If you could make a simple diet change to drop more pounds and body fat, would you? Switching from refined-wheat foods, such as white bread or pasta, to whole-grain versions can boost your weight loss by 35% and help you melt nearly 50% more body fat.
In a study, 79 overweight or obese postmenopausal women were randomly assigned to eat a diet containing refined or whole-grain wheat products. After 12 weeks, both groups lost weight (7.9 pounds for the whole-wheat group and 5.9 pounds for the refined-wheat group). The whole-wheat group also shed 3% body fat, whereas the refined-wheat eaters shed 2.1%.
Even more dramatic was the result for heart health: The refined-wheat eaters saw a whopping 5% increase in their total and LDL (bad) cholesterol levels. No changes were found in the whole-grain group.
That's great news, except only 5% of Americans actually consume the minimum recommended serving for whole grains -- three (1-ounce) equivalents per day, such as an ounce of dry pasta or a slice of bread. Still, a whopping 92% of consumers say they believe whole-grain breads are much healthier than white bread, according to The Academy of Nutrition and Dietetics' Nutrition and You: Trends 2011 survey. They're right. Processing grains strips away up to two-thirds of many of the nutrients naturally found in whole grains.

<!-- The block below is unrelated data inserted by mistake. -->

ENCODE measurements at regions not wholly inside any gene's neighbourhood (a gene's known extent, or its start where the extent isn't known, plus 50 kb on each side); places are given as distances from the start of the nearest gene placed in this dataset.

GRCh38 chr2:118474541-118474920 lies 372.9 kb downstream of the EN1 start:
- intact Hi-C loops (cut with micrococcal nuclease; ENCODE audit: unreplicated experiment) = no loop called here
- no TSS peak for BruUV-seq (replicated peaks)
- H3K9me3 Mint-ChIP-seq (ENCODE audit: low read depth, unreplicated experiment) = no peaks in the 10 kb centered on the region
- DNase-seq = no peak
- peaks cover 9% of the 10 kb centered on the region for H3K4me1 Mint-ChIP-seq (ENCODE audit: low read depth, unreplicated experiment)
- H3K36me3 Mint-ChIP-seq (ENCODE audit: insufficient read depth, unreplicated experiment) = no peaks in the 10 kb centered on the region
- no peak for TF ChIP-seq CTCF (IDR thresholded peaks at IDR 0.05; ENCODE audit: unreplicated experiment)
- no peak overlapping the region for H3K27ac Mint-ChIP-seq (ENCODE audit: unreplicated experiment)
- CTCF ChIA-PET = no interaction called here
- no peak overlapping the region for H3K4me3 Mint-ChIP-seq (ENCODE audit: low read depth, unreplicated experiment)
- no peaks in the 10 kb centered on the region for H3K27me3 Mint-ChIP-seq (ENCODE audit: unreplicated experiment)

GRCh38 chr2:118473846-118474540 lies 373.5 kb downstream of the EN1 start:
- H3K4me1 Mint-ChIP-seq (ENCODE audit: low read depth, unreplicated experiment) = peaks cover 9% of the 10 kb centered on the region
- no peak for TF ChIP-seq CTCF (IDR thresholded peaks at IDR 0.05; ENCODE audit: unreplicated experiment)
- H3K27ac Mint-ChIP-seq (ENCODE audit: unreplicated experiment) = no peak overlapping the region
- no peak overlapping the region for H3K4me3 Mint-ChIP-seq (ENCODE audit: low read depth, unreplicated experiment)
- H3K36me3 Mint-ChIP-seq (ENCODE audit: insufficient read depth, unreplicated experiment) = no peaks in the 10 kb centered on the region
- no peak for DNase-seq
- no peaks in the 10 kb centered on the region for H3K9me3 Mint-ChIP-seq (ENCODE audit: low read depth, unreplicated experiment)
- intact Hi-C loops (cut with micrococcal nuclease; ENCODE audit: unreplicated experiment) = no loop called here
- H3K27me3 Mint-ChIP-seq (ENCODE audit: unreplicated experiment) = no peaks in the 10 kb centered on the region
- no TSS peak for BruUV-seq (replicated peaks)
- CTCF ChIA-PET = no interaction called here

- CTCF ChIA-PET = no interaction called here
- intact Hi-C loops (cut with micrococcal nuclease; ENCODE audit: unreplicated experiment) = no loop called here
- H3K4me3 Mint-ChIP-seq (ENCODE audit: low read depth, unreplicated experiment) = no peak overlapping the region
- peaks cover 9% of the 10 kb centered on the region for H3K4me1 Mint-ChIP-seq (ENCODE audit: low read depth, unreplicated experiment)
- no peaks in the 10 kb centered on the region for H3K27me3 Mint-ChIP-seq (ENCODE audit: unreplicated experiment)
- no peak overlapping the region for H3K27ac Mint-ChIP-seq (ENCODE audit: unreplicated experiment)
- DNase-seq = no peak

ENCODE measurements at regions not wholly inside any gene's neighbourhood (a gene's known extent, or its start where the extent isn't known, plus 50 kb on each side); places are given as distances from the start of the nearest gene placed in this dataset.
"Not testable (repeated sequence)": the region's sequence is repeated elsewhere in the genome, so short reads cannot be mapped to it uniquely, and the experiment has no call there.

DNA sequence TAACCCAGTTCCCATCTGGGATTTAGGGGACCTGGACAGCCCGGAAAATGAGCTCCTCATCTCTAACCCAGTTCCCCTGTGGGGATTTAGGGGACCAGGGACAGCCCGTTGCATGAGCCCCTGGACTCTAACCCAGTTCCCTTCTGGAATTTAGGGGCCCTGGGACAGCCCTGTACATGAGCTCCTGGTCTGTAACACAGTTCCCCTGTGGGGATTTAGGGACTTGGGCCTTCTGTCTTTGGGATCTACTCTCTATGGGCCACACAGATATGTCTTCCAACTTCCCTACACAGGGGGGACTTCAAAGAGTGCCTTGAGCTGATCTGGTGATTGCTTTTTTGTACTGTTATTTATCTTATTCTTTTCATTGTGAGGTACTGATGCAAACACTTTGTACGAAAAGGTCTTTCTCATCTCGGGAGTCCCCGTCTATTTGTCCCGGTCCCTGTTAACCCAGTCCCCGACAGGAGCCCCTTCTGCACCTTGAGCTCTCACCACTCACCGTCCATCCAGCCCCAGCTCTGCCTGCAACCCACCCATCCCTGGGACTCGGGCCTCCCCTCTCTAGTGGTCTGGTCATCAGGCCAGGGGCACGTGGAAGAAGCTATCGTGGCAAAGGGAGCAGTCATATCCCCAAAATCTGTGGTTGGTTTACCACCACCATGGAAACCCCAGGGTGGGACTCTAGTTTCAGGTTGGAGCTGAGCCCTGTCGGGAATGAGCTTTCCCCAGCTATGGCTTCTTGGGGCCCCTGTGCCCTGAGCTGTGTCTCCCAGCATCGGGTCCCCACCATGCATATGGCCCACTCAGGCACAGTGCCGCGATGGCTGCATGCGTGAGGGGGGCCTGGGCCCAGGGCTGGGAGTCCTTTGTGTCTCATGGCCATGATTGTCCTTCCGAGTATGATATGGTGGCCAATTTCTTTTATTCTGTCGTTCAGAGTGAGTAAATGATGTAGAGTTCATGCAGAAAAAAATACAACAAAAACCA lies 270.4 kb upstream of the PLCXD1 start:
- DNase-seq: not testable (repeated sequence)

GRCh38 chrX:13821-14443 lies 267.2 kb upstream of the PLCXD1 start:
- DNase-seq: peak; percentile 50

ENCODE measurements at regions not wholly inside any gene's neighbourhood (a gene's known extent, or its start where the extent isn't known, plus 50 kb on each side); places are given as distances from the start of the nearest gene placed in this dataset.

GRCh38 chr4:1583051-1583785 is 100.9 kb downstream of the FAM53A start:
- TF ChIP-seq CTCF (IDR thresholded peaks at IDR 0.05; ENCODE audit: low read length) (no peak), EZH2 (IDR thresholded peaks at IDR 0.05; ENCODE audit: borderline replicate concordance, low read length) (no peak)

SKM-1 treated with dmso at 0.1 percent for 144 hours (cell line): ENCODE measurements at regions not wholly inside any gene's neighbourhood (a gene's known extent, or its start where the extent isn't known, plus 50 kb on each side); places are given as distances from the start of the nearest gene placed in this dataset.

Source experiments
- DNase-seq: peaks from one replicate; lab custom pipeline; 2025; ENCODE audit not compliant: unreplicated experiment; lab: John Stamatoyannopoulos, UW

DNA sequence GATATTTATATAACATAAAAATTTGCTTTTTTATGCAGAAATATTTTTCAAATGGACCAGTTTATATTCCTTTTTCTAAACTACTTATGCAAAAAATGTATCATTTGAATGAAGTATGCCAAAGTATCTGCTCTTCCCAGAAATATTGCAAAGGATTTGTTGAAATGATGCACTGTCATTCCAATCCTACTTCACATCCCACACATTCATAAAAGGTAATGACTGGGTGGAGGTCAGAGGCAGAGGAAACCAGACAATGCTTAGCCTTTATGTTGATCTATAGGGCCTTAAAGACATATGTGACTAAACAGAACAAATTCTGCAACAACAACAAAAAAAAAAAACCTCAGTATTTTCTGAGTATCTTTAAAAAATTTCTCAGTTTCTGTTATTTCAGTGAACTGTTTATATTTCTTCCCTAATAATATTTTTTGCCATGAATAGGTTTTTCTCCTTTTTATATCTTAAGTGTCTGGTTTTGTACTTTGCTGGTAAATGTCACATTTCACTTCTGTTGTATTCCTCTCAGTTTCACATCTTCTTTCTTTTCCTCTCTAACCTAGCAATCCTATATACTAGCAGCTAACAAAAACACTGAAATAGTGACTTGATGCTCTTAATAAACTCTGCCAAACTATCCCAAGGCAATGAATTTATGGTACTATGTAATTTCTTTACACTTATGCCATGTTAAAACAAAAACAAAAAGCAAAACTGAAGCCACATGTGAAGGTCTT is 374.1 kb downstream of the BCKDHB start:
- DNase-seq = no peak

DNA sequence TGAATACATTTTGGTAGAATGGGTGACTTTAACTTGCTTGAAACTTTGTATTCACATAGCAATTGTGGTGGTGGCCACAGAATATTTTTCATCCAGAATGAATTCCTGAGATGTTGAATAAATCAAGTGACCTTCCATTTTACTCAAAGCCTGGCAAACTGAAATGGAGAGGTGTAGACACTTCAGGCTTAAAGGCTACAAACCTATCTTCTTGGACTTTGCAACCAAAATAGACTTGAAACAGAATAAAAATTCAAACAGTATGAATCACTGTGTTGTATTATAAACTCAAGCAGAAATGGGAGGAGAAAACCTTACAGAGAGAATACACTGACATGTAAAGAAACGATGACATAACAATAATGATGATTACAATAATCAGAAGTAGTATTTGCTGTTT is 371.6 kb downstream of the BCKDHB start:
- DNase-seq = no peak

Now that you've been persuaded (right?) to eat three or more servings of whole grains a day, how do you know you're choosing the right foods? "Be sure the word 'whole' is on the ingredient statement, such as 'whole wheat,'" says food scientist Joy Dubost, RD, CSSD.
Also look on the packaging for the seal from the Whole Grains Council. "If a product bears the 100% Whole Grain Stamp, then all of its ingredients are whole grains," Dubost says. "There's a minimum requirement of 16 grams -- a full serving." If a product bears the basic Whole Grain Stamp, it contains at least 8 grams (half a serving) and may also include some refined grain.
Don't think you're stuck chowing down on slices of whole-wheat bread every day. "Half of your intake of grains should be from a variety of whole-grain sources," Dubost says. Throw some sauce on that whole-wheat pasta and before long you'll be losing, not gaining, body fat.
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